Learning from the New Criticism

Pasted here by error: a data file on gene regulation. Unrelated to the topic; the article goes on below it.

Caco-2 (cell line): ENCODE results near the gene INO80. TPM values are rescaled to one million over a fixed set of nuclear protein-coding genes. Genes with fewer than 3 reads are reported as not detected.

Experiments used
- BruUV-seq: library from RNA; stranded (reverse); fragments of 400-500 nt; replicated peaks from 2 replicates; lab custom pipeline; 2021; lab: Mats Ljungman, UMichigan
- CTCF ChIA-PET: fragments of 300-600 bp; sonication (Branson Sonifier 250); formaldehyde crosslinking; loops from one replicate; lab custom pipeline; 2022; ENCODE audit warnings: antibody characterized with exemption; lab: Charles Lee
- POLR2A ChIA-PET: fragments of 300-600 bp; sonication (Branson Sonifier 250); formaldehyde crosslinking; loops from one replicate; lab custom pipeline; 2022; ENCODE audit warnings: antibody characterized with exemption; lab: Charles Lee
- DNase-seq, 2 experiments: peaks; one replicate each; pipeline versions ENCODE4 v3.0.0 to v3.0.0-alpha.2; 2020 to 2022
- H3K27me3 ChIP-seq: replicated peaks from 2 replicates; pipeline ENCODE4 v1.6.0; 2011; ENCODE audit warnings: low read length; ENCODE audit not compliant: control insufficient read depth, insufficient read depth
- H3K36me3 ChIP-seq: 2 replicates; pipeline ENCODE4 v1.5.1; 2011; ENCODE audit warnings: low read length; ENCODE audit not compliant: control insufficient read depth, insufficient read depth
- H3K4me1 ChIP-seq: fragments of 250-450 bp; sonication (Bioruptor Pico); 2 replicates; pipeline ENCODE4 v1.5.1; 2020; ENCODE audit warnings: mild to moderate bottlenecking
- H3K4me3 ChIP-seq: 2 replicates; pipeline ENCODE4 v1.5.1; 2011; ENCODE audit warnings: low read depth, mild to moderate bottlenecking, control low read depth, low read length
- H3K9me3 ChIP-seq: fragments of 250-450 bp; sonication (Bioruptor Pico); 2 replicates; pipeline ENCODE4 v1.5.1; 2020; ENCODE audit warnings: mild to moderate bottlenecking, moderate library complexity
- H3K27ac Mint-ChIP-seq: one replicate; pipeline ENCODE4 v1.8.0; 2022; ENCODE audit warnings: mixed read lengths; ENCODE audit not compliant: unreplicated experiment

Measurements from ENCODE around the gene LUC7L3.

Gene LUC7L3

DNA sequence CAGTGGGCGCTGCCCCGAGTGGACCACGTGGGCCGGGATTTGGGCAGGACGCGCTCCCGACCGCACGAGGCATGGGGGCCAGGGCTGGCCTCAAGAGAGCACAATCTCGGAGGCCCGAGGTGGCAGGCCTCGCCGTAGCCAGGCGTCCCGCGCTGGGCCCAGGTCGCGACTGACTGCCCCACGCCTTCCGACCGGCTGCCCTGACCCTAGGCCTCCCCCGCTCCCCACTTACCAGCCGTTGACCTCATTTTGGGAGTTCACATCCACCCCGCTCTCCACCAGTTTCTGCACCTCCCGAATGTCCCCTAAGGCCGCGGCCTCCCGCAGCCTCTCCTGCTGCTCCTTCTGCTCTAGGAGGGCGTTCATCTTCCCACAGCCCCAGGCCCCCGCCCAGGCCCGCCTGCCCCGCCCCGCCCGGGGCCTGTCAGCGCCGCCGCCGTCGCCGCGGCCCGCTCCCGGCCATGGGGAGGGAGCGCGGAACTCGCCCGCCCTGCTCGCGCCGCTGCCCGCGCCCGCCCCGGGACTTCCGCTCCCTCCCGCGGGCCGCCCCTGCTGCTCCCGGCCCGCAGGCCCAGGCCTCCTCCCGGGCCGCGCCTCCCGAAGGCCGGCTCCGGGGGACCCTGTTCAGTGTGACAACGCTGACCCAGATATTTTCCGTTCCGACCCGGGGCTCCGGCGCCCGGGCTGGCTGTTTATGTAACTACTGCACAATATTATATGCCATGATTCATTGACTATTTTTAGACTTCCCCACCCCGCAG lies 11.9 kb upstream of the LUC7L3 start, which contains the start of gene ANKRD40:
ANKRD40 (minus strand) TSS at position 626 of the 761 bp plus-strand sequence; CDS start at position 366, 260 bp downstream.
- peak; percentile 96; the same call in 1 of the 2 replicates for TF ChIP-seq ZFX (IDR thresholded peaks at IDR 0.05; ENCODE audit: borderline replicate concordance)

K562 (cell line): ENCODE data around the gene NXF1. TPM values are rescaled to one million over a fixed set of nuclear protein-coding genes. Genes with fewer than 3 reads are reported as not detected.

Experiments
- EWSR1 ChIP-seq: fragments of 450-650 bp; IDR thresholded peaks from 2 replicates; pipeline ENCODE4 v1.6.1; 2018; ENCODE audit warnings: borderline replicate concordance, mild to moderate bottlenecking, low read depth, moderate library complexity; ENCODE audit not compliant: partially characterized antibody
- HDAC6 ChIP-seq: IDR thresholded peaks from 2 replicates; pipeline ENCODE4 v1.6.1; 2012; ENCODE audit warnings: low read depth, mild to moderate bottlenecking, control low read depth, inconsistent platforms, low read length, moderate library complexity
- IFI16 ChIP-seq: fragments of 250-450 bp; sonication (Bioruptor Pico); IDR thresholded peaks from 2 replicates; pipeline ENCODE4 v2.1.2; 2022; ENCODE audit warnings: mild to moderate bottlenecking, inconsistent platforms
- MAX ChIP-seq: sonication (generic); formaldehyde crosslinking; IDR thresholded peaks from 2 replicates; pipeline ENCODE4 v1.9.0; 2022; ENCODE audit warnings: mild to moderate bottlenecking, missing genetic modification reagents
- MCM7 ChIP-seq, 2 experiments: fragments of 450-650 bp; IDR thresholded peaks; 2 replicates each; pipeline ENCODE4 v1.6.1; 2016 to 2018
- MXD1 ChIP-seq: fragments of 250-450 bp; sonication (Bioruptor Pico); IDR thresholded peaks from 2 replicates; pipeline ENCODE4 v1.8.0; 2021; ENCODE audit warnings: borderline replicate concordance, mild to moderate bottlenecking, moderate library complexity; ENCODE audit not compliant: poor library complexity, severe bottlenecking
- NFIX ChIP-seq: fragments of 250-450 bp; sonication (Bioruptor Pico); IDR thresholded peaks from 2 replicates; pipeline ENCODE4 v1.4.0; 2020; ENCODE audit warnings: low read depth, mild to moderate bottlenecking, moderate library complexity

Hsia’s background was, after all, as a scholar of Western literature. He studied English literature at Yale under several prominent proponents of the New Criticism, and was a great admirer of F. R. Leavis’s The Great Tradition, which argued (against the prevailing fashion) that the five greatest modern English novelists were Austin, Eliot, James, Conrad, and Lawrence, and that their work should be elevated to the status of classics. In keeping with this style, Hsia stubbornly maintained his own standards of literary quality. When the original English edition of Hsia’s A History of Modern Chinese Fiction came out in 1961, a copy found its way onto the shelves of almost every US scholar of modern Chinese literature. When I first read it, I found it biased in places, but I didn’t think this lessened the incisiveness of Hsia’s scholarship. Now, half a century later, the book’s political overtones seem even less important. Times change, and whether a work of literature lasts depends ultimately on its own literary merits. What Hsia argued for was a worldwide perspective on literature—in other words, he wanted to lift authors’ fretting about the fates of nations up out of the limits of a narrowly defined realism and into view of humanity as a whole. Hsia writes that on the surface, modern Chinese fiction seems “concerned with the human condition, but writers from England, America, France, and, sometimes, from Soviet Russia”—here Hsia was referring to Pasternak’s Doctor Zhivago—“are capable of seeing the ills of the nation as a microcosm for the ills of the world.”4